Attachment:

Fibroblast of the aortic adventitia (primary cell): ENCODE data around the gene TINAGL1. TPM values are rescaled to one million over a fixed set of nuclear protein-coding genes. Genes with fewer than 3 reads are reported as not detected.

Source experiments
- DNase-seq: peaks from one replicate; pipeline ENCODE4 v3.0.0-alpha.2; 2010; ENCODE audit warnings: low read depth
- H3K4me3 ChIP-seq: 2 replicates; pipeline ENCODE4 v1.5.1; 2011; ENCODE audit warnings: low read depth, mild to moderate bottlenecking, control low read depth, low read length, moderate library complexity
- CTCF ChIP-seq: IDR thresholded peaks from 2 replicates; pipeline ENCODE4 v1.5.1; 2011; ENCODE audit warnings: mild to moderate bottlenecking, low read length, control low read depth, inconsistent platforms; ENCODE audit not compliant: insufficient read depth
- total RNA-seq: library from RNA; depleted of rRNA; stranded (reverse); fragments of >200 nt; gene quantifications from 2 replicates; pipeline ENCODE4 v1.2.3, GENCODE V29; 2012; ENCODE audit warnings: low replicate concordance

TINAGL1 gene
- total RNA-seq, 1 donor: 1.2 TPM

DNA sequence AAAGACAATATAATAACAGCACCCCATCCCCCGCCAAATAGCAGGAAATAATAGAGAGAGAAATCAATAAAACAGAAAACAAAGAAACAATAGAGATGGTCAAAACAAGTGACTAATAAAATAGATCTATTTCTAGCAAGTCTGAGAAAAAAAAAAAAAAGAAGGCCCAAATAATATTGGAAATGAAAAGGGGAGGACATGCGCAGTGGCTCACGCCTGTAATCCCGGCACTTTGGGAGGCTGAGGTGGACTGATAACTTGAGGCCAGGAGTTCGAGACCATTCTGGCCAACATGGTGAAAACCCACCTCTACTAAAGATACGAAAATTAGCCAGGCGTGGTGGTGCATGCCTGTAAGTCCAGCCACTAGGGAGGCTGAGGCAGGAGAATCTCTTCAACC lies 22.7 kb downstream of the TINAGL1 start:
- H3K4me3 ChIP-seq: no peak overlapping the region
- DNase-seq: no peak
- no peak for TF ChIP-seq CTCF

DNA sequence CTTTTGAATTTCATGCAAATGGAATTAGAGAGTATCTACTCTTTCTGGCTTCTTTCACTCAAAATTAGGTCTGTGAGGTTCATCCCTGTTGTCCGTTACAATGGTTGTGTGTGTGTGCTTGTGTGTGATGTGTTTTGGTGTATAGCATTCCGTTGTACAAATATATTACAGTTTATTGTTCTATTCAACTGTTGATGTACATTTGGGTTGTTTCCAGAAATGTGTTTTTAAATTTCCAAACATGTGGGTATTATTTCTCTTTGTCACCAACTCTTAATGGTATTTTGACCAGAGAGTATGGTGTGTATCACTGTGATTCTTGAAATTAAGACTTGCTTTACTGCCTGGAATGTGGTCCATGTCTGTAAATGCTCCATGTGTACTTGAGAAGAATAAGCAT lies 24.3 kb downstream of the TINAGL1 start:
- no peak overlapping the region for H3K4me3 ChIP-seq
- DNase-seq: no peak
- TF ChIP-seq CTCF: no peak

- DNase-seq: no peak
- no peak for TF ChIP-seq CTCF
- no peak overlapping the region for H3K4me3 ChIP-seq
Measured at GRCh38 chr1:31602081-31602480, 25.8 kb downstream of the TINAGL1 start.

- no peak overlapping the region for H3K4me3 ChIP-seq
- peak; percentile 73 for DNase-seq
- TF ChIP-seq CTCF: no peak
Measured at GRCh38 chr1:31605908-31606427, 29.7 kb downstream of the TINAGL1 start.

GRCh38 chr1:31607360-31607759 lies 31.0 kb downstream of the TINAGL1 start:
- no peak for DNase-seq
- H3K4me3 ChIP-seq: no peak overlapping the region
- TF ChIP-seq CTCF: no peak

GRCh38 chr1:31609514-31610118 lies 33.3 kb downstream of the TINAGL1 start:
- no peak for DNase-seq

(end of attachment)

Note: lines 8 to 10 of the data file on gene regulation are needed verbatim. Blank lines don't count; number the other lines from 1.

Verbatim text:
- total RNA-seq, 1 donor: 1.2 TPM

DNA sequence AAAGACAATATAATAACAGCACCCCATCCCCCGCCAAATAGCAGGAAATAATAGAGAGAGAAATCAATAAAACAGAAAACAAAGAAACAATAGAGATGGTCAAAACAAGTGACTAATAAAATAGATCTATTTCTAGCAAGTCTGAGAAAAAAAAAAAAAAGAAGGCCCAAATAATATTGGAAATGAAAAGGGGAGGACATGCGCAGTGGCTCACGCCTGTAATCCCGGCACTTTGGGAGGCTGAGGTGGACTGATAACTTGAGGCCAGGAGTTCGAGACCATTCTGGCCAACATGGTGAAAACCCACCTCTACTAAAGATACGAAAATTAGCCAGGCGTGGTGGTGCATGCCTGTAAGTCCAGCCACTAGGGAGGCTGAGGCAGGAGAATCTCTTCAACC lies 22.7 kb downstream of the TINAGL1 start:
- H3K4me3 ChIP-seq: no peak overlapping the region